This whole project began as an elusive, greased pig, wild goose chase.
My day job is at a community television station here in Bloomington. As a part of the regular programming, we often pipe in a satellite feed of the Classic Arts Showcase - a non-profit video service that shares recordings of "the world's greatest performances". It's packed with all kinds of beautiful and weird stuff, mostly in the opera, classical music, and ballet genres. On one occasion a few years ago, I happened by the TV in our lobby and caught just a few moments of this gorgeous, hypnotizing video of an endless line of piano keys scrolling by the bottom of the screen while a line of individuals played the piano as it passed them by (the volume was turned down, so I didn't catch the tune). I loved the small bit that I saw, but had very little information to go on in tracking it down. I asked around at work, but none of my co-workers were familiar with the piece. I tried googlin' a bunch of boneheaded things like "classical music piano scrolling by" and other dumb word combinations, but nothing promising turned up. After a while I started to doubt that I'd actually seen it at all. Then, one afternoon I was standing at our reception desk watching the tube for moment, when the mysterious video returned! I interrupted the conversation I was having with Addison Rogers, and turned up the volume. To my surprise, it was a piece of music I was actually familiar with (which, when it comes to classical music, isn't many)...Frederic Chopin's "Funeral March".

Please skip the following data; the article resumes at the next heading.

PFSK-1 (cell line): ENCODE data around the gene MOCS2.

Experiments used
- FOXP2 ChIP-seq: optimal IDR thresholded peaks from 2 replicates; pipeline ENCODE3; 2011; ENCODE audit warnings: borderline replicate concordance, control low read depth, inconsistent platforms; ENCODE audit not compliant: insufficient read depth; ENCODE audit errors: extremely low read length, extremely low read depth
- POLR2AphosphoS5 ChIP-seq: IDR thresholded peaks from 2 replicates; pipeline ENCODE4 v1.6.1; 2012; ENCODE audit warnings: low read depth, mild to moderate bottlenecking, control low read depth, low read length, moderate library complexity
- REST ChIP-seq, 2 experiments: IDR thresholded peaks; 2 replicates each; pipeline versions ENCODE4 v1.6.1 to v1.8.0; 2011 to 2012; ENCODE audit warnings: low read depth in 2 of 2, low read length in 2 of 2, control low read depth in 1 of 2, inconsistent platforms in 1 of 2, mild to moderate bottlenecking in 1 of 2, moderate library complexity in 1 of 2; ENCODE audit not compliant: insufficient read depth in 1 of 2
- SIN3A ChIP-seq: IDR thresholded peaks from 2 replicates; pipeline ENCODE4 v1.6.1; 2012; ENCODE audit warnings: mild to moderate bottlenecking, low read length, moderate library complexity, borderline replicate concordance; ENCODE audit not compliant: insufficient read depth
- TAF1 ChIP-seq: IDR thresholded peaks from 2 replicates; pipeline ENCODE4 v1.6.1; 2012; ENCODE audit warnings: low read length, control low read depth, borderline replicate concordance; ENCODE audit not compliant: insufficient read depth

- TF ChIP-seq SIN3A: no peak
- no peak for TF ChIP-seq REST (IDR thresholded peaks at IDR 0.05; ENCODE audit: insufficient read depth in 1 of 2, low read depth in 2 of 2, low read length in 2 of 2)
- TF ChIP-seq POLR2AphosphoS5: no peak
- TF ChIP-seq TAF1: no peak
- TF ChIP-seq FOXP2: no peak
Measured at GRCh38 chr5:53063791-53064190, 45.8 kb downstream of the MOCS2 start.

The video was also even more engaging than I remembered. It's a stunning, rhythmic, composite of hundreds of shots and actions lain on top of one another with a very tangible narrative, and it is beautiful. Thankfully, at the end of the piece, some information was flashed on the screen about the music and the creators of the video. I quickly snatched my phone from my pocket and took a quick, blurry photo of the credits.
Zbigniew Rybczynski. That's the guy who made it (and I still don't know how to pronounce his first name). As I later learned, he's been responsible for all kinds of incredible music videos (classical, pop, and otherwise). As it turns out, this particular video that I'd fallen in love with is just one section of an hour-long, 1990 masterpiece called, "Orkiestra", or in my native language, English, "The Orchestra". It's an award winning compilation of famous classical music works set to surreal and tripped out video and was a pioneering work in both high definition AND chroma key (green/blue screen) technology. Incredible.
The more I learned about "The Orchestra", the more I loved this "Funeral March" section. I started wondering hardcore how it was made. After talking to Zac about it for a while and dissecting how we thought it was made, Zac uncovered this informative and captivating behind-the-scenes documentary:
The deeper we got into this thing, the more we wanted to try our hand at recreating this kind of environment - using 2016/17's modern and affordable technology to make our own version. Could we make a proper tribute to this stunning masterwork using the limited resources, time, and shoestring-to-nonexistent budget we had at our disposal. NO, WE CAN NOT, BUT LET'S TRY!
So, we set to work. I don't think I've ever planned for something so much in my life. My style is typically to set gears in motion, then to see what happens (and to be happy with whatever I get...). Not the case with this thing. Zac made me draw storyboards, time things out specifically to the music, shoot test footage, be patient, and write a prop list (he also built some props). It took many, many months. Stupid. We would get excited about it, spend all of our energy and time on one element, then have to put it on the shelf to return to at a later date while life went on around us. I suppose that's how lots of people generally do things, but not me.
We also wanted to tailor the thematic elements of this concept to our own song and our own ideas. So, we started from scratch, making lists of items and actions that had to do with - not only the diegetic elements of the music - but also with luck, and superstition, and the literal words of the song.